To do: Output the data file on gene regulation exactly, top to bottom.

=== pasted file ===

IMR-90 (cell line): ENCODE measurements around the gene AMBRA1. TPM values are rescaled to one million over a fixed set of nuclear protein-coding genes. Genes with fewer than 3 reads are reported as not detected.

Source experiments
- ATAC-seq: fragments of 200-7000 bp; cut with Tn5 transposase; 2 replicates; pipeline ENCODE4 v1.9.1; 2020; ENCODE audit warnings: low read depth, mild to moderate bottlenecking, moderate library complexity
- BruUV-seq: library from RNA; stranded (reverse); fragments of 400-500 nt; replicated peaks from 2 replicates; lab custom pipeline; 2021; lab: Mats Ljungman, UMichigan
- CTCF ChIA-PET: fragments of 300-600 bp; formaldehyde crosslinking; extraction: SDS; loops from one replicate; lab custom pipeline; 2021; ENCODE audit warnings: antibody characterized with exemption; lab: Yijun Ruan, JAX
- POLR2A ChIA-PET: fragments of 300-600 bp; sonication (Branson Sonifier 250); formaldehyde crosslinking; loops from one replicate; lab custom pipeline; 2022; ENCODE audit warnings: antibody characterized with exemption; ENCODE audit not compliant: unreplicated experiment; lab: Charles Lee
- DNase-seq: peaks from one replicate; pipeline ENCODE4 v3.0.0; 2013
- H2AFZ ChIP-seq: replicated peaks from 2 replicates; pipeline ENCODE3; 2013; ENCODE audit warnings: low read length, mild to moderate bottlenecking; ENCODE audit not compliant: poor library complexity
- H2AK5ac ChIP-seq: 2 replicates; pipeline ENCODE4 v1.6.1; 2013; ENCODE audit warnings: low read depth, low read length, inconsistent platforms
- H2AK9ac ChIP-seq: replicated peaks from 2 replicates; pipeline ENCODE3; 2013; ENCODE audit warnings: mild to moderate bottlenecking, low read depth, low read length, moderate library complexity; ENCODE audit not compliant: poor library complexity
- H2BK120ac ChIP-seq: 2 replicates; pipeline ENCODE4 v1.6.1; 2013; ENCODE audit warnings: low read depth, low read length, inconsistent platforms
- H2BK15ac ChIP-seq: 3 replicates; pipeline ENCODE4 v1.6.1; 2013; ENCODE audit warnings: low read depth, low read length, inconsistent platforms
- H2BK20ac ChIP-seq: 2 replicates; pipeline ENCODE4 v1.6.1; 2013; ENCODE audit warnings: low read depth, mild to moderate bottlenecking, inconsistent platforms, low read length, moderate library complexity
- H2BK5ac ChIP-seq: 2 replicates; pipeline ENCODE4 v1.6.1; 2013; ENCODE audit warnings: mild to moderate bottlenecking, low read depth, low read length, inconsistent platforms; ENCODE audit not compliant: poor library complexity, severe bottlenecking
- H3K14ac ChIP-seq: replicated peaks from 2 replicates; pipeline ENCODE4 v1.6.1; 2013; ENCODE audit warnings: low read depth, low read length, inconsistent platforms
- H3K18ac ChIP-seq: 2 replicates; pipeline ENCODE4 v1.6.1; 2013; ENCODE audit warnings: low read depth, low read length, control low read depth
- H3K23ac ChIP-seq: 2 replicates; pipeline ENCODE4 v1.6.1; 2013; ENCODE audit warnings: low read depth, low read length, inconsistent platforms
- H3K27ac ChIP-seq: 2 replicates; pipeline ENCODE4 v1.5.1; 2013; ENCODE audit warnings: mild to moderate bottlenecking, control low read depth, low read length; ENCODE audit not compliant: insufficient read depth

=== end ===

IMR-90 (cell line): ENCODE measurements around the gene AMBRA1. TPM values are rescaled to one million over a fixed set of nuclear protein-coding genes. Genes with fewer than 3 reads are reported as not detected.

Source experiments
- ATAC-seq: fragments of 200-7000 bp; cut with Tn5 transposase; 2 replicates; pipeline ENCODE4 v1.9.1; 2020; ENCODE audit warnings: low read depth, mild to moderate bottlenecking, moderate library complexity
- BruUV-seq: library from RNA; stranded (reverse); fragments of 400-500 nt; replicated peaks from 2 replicates; lab custom pipeline; 2021; lab: Mats Ljungman, UMichigan
- CTCF ChIA-PET: fragments of 300-600 bp; formaldehyde crosslinking; extraction: SDS; loops from one replicate; lab custom pipeline; 2021; ENCODE audit warnings: antibody characterized with exemption; lab: Yijun Ruan, JAX
- POLR2A ChIA-PET: fragments of 300-600 bp; sonication (Branson Sonifier 250); formaldehyde crosslinking; loops from one replicate; lab custom pipeline; 2022; ENCODE audit warnings: antibody characterized with exemption; ENCODE audit not compliant: unreplicated experiment; lab: Charles Lee
- DNase-seq: peaks from one replicate; pipeline ENCODE4 v3.0.0; 2013
- H2AFZ ChIP-seq: replicated peaks from 2 replicates; pipeline ENCODE3; 2013; ENCODE audit warnings: low read length, mild to moderate bottlenecking; ENCODE audit not compliant: poor library complexity
- H2AK5ac ChIP-seq: 2 replicates; pipeline ENCODE4 v1.6.1; 2013; ENCODE audit warnings: low read depth, low read length, inconsistent platforms
- H2AK9ac ChIP-seq: replicated peaks from 2 replicates; pipeline ENCODE3; 2013; ENCODE audit warnings: mild to moderate bottlenecking, low read depth, low read length, moderate library complexity; ENCODE audit not compliant: poor library complexity
- H2BK120ac ChIP-seq: 2 replicates; pipeline ENCODE4 v1.6.1; 2013; ENCODE audit warnings: low read depth, low read length, inconsistent platforms
- H2BK15ac ChIP-seq: 3 replicates; pipeline ENCODE4 v1.6.1; 2013; ENCODE audit warnings: low read depth, low read length, inconsistent platforms
- H2BK20ac ChIP-seq: 2 replicates; pipeline ENCODE4 v1.6.1; 2013; ENCODE audit warnings: low read depth, mild to moderate bottlenecking, inconsistent platforms, low read length, moderate library complexity
- H2BK5ac ChIP-seq: 2 replicates; pipeline ENCODE4 v1.6.1; 2013; ENCODE audit warnings: mild to moderate bottlenecking, low read depth, low read length, inconsistent platforms; ENCODE audit not compliant: poor library complexity, severe bottlenecking
- H3K14ac ChIP-seq: replicated peaks from 2 replicates; pipeline ENCODE4 v1.6.1; 2013; ENCODE audit warnings: low read depth, low read length, inconsistent platforms
- H3K18ac ChIP-seq: 2 replicates; pipeline ENCODE4 v1.6.1; 2013; ENCODE audit warnings: low read depth, low read length, control low read depth
- H3K23ac ChIP-seq: 2 replicates; pipeline ENCODE4 v1.6.1; 2013; ENCODE audit warnings: low read depth, low read length, inconsistent platforms
- H3K27ac ChIP-seq: 2 replicates; pipeline ENCODE4 v1.5.1; 2013; ENCODE audit warnings: mild to moderate bottlenecking, control low read depth, low read length; ENCODE audit not compliant: insufficient read depth